Two Steps Forward, One Step Back

I’m eating cookies that taste like Christmas. This morning, my son’s breath smelt like fall. Damp air and cocoa in hand and I’m back at Living Waters on a rainy day.

Change is in the air. Fall blew in. Dry, crisp air numbs my extremities. The leaves are on their last hurrah before their winter demise. Berries are no longer in season; apples rule the produce.

Seasons provide a refreshing rhythm.

Bronson recently walked. For a whoppie pie. Who wouldn’t? But my sigh of relief quickly retreated to an exasperated inhale. It was short lived. For whatever reason, Bronson continues to insist he needs assistance to move. Unless, of course, there’s a sweet he wants near by.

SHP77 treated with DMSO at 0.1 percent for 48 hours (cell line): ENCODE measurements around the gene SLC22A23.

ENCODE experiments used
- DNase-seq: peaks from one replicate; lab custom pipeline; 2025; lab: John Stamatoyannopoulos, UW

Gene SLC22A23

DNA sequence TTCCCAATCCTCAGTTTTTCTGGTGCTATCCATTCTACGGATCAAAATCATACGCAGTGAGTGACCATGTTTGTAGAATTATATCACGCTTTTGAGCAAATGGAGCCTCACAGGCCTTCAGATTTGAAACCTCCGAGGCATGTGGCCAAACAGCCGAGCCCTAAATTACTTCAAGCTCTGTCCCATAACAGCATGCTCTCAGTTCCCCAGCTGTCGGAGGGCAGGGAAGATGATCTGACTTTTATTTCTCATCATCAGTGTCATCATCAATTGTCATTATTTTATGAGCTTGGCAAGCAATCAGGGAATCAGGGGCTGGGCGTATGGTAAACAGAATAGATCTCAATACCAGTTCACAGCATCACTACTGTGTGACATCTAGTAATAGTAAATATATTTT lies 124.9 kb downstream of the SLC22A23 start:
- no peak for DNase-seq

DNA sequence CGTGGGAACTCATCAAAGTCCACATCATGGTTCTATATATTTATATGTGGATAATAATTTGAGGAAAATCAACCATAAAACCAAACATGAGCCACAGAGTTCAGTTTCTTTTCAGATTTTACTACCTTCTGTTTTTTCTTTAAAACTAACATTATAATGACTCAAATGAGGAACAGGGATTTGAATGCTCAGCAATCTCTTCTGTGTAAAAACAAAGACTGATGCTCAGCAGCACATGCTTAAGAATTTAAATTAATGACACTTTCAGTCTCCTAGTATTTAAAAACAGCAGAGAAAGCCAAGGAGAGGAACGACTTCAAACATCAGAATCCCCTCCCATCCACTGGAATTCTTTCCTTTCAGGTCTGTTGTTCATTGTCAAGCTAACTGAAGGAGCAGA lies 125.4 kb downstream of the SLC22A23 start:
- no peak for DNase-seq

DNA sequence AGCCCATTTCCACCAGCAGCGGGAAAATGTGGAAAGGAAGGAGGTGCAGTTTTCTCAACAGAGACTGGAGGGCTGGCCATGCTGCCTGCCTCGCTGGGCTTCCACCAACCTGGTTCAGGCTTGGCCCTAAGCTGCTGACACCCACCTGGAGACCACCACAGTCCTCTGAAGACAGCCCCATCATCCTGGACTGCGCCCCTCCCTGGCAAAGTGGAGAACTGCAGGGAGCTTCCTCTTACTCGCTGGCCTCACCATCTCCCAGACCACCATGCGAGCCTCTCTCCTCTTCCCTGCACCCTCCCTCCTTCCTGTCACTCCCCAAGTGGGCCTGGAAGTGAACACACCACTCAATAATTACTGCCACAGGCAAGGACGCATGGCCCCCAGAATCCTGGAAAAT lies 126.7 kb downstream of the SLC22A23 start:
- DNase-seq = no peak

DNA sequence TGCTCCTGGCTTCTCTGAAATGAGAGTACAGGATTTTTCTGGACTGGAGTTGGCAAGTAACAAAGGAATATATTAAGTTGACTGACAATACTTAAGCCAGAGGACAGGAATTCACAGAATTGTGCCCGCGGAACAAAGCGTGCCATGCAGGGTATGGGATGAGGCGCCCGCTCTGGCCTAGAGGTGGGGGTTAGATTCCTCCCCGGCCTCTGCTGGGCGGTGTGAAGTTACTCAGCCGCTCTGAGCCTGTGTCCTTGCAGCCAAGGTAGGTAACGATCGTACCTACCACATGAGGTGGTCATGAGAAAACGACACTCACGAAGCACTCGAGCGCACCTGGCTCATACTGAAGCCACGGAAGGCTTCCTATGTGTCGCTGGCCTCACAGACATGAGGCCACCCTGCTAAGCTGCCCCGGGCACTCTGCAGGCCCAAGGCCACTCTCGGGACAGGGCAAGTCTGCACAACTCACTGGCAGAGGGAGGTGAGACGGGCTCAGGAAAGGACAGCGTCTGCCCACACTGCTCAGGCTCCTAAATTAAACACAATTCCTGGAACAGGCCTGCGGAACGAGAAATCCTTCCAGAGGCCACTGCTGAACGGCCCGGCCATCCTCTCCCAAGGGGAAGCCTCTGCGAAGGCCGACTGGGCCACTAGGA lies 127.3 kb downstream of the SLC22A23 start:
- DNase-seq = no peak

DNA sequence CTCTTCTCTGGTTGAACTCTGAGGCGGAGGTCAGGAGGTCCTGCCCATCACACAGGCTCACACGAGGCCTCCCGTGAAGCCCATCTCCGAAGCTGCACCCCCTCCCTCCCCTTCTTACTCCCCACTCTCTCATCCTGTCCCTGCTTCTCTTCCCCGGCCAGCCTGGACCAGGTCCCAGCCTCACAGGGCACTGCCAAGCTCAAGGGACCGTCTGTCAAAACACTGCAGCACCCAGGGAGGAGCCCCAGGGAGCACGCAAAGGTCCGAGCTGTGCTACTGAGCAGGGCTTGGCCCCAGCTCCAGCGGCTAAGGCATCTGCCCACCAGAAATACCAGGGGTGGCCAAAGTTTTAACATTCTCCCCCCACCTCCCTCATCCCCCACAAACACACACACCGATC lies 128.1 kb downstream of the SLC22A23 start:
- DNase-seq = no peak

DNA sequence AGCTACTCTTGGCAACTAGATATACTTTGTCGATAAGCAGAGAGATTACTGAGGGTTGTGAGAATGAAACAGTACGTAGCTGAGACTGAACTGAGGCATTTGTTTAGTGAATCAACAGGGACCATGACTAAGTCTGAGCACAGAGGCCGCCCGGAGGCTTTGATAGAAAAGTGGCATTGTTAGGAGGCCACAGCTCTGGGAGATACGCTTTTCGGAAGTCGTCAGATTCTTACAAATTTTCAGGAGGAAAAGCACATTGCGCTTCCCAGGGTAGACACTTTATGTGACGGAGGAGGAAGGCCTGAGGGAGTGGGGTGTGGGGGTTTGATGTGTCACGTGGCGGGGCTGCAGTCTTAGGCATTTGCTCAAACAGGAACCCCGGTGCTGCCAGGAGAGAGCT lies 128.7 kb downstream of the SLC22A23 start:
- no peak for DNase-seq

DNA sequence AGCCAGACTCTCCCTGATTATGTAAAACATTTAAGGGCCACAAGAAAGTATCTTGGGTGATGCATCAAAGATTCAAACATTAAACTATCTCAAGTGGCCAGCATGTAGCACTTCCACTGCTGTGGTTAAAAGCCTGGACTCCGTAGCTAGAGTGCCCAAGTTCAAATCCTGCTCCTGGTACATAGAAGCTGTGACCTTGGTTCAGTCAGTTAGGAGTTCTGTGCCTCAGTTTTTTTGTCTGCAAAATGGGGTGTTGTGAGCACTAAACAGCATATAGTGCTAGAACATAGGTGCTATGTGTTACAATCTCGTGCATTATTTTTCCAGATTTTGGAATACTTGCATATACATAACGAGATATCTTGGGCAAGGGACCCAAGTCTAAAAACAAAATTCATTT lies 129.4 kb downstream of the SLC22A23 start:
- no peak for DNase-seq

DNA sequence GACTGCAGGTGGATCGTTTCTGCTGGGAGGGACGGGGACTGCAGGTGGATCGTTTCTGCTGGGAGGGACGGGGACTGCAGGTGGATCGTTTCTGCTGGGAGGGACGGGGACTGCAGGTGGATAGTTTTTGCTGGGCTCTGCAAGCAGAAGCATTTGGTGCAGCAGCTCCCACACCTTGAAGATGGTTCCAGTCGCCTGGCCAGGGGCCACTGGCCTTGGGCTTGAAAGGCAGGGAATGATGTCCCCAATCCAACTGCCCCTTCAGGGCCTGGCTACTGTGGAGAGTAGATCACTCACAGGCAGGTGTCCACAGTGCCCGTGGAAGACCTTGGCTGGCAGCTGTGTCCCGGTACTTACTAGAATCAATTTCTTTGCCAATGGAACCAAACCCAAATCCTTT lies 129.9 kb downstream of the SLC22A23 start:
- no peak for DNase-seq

He will walk, but only when it’s his idea and he feels like it. He wants to change on his own time, his own rhythm.

But don’t we all?

I like change. In theory. I like it when I like it. When I’m ready to change, ready to move forward. But that’s not usually how change works. It’s a pushy nag. It’s unrelenting. It arrives on a dreary day that should belong to a hot drink and an old movie. It arrives when I’m too tired. For me, it arrives in groups. It’s never satisfied by my inching ways. It insists that I lunge forward.

Like Bronson, I usually change in a two-steps-forward-one-back-fashion. Now that I’m watching a child do this stubbornly, I realize my behavior is a bit immature. Stepping into change means stepping out of what I just left behind.

Stepping into fall always means leaving summer behind.

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